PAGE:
By Richard L. Hayes
Many people have heard of the six American Curtiss P-40 Tomahawk fighters that actually got off the ground and contested the Japanese attack on Pearl Harbor, December 7, 1941. Some know about the 11 Boeing B-17 Flying Fortress bombers winging toward Pearl Harbor from California unarmed and out of gas. A few are aware of the six obsolete Curtiss P-36 Hawk that were able to take off. However, almost no one knows the story of 18 Douglas SBD Dauntless dive-bombers from the aircraft carrier Enterprise that arrived over Pearl Harbor simultaneously with the Japanese. These were the planes of Scouting Squadron Six.
Three U.S. aircraft carriers were operating in the Pacific that day. The Saratoga (CV3) was being overhauled in San Diego. The Lexington (CV2) had just left Pearl Harbor to deliver 18 Vought SB2U Vindicator dive bombers to Midway. The Enterprise (CV6) was just returning from a similar delivery of 12 Grumman F4F Wildcats to Wake Island. She was due back at Pearl on December 6. Fortunately, a storm loomed, so Halsey reduced speed and the ship did not actually reach port until the 8th.
Halsey knew war was imminent. Drills had been conducted regularly over the past few months, the most recent on November 27. When Halsey was given his orders to reinforce Wake, he had deliberately asked, “How far do you want me to go?”
Admiral Husband E. Kimmel, commander of the U.S. Pacific Fleet, replied, “Use your own common sense.”
That was all Halsey needed to hear. In his famous “Battle Order Number One,” the first item read, “The Enterprise is now operating under war conditions.” When his operations officer challenged this order, Halsey replied, “I’ll take [responsibility]. If anything gets in the way, we’ll shoot first and argue afterwards.” He intended to bomb anything on the sea and shoot down anything in the sky.
It was ironic. Unlike the rest of the Navy on December 7, the Enterprise fliers saw the enemy first. Their guns were loaded. Their crews were trained. But still, like everyone else, they did not quite expect an attack at home. They were looking for submarines. When they arrived, they thought the smoke was from burning sugar cane fields. They thought the shell fire was just a drill. They thought the stacks of green aircraft belonged to the Army. Only when they saw the antiaircraft blossoms over Pearl did they realize the truth.
Both the Japanese and American forces had launched aircraft at first light. At 0615 on December 7, the Japanese carriers sent their first attack wave aloft 250 miles north-northwest of Oahu. At exactly the same moment, the Enterprise launched what was thought to be a routine patrol directly in front of the ship’s advance. As usual, the patrol would search a hemisphere of 180 degrees directly ahead of the task force. The flight consisted of nine pairs of SBD-2 Dauntless dive-bombers, mostly from Scout Squadron Six, but including a few planes from Bomb Squadron Six. Each pair of aircraft would conduct a zigzag search in an arc 150 miles long and approximately 10 degrees wide. Instead of returning to the ship, they would then continue on to land at Ford Island, thus getting a jump on shore leave.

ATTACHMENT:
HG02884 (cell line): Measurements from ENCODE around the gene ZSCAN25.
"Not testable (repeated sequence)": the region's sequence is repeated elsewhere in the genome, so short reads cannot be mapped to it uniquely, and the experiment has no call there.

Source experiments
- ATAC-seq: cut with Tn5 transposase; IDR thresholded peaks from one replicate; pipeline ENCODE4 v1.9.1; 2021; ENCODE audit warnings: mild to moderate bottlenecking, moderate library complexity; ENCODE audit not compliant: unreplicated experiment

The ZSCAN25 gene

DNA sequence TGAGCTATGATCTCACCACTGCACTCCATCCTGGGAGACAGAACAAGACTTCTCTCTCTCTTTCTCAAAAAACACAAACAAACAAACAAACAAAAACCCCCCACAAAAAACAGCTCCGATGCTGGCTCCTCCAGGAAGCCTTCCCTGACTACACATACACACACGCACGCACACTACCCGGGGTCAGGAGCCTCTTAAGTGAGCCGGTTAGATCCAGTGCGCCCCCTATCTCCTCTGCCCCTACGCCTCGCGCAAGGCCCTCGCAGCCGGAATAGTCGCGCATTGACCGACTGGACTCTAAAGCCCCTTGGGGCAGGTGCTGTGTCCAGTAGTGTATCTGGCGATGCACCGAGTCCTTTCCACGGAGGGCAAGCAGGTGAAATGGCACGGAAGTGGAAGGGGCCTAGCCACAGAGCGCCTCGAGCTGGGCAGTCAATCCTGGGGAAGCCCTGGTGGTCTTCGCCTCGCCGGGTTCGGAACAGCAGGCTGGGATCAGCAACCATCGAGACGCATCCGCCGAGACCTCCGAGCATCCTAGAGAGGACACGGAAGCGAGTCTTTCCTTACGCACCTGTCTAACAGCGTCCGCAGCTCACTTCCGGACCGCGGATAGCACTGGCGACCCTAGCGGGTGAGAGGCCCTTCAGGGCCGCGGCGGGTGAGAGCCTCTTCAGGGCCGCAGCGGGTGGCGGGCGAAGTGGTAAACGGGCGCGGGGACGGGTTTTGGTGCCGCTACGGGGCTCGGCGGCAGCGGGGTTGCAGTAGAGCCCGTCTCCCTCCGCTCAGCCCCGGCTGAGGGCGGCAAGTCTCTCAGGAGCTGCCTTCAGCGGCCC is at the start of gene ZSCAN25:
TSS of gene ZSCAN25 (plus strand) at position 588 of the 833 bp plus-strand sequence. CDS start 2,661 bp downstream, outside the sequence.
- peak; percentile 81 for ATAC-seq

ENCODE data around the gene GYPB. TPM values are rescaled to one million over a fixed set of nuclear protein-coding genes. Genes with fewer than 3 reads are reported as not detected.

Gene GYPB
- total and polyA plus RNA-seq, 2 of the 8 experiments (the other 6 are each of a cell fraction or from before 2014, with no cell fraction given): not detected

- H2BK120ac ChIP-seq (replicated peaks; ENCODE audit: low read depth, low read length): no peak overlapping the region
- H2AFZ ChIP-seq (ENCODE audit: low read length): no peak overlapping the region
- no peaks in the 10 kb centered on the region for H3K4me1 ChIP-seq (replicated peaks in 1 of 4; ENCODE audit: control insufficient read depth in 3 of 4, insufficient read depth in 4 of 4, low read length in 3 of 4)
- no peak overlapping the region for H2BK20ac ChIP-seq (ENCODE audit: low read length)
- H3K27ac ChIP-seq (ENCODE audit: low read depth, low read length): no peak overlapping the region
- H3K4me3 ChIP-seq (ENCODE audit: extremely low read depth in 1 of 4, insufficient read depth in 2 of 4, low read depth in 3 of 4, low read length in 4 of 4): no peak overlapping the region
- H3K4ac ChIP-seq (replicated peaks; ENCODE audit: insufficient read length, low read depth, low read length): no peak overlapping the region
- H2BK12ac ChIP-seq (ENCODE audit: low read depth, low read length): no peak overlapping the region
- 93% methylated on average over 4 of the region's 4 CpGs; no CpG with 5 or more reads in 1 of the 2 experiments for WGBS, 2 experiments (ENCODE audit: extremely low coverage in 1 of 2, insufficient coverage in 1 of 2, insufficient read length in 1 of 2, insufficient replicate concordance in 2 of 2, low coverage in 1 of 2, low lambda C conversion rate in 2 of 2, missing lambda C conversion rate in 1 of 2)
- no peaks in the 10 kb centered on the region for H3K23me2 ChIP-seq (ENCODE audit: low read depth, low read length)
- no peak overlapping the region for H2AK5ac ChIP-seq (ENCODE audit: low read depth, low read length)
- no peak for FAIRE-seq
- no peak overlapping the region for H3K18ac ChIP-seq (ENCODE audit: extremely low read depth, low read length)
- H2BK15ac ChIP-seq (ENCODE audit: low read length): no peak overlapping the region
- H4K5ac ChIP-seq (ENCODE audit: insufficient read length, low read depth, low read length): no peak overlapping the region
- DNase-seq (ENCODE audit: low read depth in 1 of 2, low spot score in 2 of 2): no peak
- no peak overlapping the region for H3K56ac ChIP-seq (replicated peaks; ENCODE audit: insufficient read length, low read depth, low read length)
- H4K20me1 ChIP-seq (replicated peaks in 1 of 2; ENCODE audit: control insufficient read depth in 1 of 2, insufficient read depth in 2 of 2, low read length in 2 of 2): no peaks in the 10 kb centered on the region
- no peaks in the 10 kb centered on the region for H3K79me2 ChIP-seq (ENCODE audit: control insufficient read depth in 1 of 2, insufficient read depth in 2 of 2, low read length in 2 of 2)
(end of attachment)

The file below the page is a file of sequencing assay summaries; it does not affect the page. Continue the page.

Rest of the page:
At 0645, the destroyer USS Ward fired on and sank a Japanese midget submarine operating within the defensive perimeter of Pearl Harbor. Seventeen minutes later, the Army radar station at Opana Point picked up the first wave of Japanese attackers. Thirteen minutes later, the second Japanese wave was launched. At 0748, Kaneohe Airfield was strafed and bombed. At 0752, Lt. Cmdr. Mitsuo Fuchida, tactical commander of the first wave, sent the message, “Tora, Tora, Tora,” meaning that surprise had been achieved. At the same time Scouting Six planes began to arrive over Oahu.
To maintain radio silence, Halsey had not informed Pearl Harbor his location or of his reconnaissance patrol. When news of the attack reached him, his first thought was, “My God, they’re shooting at my own boys!”
One of the first two-plane sections to arrive was aircraft 6-S-16, piloted by Frank A. Patriarca with a gunner named DeLuca, and 6-S-15, piloted by Ensign W.M. Willis with gunner Fred J. Ducolon. They almost made it to Ford Island. The two had passed Barbers Point, rounded Ewa Field, and were actually lining up on their landing approach when the attack began. They noticed the antiaircraft fire, but it was not until a Japanese Aichi “Val” dive-bomber winged over and flashed the rising sun insignia that Patriarca knew something was very wrong. At the same instant, tracers began whizzing past his plane.
Immediately, Patriarca opened throttle, diving back toward the coast. He had decided to try and make it all the way back to the Enterprise when he realized he was alone. After searching for 6-S-15, his fuel was low, so he landed at Burns Field on Kauai. Willis and Ducolon were never found, although Mitsubishi Zero fighters led by Lieutenant Masaji Suganami from the carrier Soryu would later claim three SBDs.
After Sending His Final Message, “Do not fire. We are American Aircraft” No Trace of Gonzalez was Ever Found
At about the same time, S-B-3 and S-B-12 approached Pearl Harbor. Ensign Manuel Gonzalez and gunner Leonard J. Kozelek were in S-B-3, and S-B-12 was piloted by Ensign Frank T. Weber with a gunner by the name of Keany. Their segment of the search had finished 20 miles north of Kauai, whereupon they turned and headed toward Oahu and Pearl Harbor. No one knows exactly what happened to Gonzalez that day, but when the two planes were about 25 miles off Oahu, Weber noticed a group of 40 to 50 planes he thought belonged to the Army circling at about 3,500 feet. Although he had been flying just 500 feet above and behind S-B-3, when Weber looked back Gonzalez was gone.
Gonzalez’s last message, which several other aircraft heard, was something like, “Do not fire. We are American aircraft,” or words to that effect. Moments later, Gonzales was calling to his gunner to break out the rubber raft. Nothing else was heard from them, and no trace was ever found.